In computer science, a queue is a particular kind of data type in which the entities in the collection are kept in order and the principal operations on the collection are the addition of entities to the rear terminal position (enqueue or push), and removal of entities from the front terminal position (dequeue or pop). This makes the queue a First-In-First-Out (FIFO) data structure. In a FIFO data structure, the first element added to the queue will be the first one to be removed. This is equivalent to the requirement that once a new element is added, all elements that were added before have to be removed before the new element can be removed.
We will emulate the queue process with Python. You are given a sequence of commands:
- "PUSH X" -- enqueue X, where X is a letter in uppercase.
- "POP" -- dequeue the front position. if the queue is empty, then do nothing.
The queue can only contain letters.
You should process all commands and assemble letters which remain in the queue in one word from the front to the rear of the queue.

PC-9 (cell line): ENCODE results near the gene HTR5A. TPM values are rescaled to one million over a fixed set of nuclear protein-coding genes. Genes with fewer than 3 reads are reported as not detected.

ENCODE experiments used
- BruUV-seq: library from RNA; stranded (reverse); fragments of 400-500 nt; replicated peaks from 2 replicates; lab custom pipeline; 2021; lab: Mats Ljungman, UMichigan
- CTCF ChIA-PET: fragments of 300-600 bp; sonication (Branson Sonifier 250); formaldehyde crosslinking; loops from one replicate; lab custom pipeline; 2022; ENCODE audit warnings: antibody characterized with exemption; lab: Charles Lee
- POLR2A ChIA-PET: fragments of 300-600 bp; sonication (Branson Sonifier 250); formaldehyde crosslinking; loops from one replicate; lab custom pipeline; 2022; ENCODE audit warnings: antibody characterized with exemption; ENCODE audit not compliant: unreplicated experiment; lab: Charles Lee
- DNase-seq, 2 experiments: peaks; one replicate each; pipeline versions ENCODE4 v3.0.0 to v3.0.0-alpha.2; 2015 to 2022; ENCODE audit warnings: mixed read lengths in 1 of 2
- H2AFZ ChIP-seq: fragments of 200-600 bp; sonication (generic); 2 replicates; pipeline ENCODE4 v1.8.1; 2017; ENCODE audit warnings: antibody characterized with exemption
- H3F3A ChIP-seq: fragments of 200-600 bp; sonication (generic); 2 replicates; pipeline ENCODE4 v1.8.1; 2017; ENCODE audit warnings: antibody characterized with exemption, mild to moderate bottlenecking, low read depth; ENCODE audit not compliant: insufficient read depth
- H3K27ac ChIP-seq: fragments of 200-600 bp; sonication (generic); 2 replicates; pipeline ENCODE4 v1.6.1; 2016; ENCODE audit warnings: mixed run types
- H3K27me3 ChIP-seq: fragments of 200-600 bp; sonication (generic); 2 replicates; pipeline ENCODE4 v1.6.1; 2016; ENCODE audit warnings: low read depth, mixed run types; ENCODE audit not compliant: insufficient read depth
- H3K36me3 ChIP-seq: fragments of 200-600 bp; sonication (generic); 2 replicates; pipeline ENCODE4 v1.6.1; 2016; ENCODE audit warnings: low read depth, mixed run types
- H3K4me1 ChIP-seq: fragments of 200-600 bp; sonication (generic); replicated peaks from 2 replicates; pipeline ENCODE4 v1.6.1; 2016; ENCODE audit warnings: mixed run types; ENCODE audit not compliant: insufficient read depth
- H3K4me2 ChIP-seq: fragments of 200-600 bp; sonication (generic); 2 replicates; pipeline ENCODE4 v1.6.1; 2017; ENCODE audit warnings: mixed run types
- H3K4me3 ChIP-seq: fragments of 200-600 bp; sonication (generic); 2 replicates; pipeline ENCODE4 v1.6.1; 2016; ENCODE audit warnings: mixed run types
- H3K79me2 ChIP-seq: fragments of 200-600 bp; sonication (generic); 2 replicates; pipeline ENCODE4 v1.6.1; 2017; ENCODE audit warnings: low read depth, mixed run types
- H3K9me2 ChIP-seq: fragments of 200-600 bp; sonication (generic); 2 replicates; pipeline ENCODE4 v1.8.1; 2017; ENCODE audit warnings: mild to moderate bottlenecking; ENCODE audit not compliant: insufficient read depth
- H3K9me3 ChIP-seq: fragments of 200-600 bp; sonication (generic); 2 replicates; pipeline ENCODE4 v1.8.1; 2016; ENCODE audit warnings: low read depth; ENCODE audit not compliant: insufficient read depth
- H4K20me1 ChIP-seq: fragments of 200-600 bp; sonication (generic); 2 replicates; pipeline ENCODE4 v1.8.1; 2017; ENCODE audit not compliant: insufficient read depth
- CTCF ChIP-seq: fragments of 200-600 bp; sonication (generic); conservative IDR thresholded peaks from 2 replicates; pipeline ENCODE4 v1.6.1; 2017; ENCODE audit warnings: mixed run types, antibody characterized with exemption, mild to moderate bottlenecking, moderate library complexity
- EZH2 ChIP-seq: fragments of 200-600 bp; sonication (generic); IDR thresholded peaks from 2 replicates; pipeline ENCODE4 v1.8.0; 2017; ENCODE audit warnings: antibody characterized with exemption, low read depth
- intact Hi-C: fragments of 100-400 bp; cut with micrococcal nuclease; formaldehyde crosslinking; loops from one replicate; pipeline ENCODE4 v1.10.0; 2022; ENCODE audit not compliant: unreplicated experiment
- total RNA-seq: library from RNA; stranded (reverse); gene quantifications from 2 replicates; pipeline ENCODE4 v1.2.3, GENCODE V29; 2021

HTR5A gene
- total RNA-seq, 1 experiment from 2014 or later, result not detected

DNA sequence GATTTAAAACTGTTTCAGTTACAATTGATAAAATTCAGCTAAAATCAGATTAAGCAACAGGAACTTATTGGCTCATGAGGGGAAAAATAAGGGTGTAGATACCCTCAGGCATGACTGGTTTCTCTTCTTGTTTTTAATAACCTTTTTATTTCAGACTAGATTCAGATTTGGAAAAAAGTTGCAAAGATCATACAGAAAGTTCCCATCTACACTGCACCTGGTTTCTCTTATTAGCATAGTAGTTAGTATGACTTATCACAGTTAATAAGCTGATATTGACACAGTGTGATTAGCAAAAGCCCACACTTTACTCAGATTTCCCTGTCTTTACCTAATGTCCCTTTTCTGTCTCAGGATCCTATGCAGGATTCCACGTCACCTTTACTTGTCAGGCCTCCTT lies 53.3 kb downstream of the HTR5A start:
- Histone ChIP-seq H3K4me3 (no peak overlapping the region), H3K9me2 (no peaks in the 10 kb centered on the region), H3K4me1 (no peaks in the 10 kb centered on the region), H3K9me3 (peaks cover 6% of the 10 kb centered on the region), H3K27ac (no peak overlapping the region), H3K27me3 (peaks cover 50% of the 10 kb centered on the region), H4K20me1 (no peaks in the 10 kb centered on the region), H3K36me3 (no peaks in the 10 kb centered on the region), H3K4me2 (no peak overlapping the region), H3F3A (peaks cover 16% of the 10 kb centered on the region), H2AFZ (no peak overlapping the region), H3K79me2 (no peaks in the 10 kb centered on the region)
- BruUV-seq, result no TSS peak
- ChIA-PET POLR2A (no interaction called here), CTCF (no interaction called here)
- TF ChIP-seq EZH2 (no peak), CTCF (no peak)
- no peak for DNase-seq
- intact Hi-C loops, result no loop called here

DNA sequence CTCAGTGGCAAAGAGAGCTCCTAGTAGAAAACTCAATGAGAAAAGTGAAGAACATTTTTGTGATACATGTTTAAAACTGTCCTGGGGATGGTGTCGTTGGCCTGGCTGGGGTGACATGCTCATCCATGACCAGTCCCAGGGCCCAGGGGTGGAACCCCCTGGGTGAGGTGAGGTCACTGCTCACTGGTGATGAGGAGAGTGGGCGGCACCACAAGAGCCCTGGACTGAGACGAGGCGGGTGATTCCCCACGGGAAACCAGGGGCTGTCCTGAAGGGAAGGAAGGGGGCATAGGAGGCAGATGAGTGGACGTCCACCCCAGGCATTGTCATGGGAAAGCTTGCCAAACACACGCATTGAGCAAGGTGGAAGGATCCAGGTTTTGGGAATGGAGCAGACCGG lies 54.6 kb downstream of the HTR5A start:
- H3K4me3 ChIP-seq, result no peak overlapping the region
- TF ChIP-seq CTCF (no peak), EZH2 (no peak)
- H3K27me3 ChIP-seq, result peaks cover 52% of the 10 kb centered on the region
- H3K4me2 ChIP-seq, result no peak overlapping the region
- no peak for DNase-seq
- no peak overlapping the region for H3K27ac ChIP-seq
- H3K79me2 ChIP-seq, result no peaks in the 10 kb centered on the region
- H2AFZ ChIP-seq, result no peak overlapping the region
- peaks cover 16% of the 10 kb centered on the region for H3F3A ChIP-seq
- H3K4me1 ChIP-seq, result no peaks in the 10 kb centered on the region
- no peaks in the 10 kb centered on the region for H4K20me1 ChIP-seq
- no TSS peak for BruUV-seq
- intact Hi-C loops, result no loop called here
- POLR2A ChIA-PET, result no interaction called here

Let's look at an example, here’s the sequence of commands:
["PUSH A", "POP", "POP", "PUSH Z", "PUSH D", "PUSH O", "POP", "PUSH T"]
|PUSH A||A||Added "A" in the empty queue|
|POP||The queue is empty already|
|PUSH T||DOT||The result|
Input: A sequence of commands as a list of strings.
Output: The queue remaining as a string.
letter_queue(['PUSH A', 'POP', 'POP', 'PUSH Z', 'PUSH D', 'PUSH O', 'POP', 'PUSH T']) == 'DOT' letter_queue(['POP', 'POP']) == '' letter_queue(['PUSH H', 'PUSH I']) == 'HI' letter_queue() == ''
How it is used: Queues provide services in computer science, transportation, and operations research where various entities such as data, objects, persons, or events are stored and held to be processed later. In these contexts, the queue performs the function of a buffer.
0 ≤ len(commands) ≤ 30;
all(re.match("\APUSH [A-Z]\Z", c) or re.match("\APOP\Z", c) for c in commands)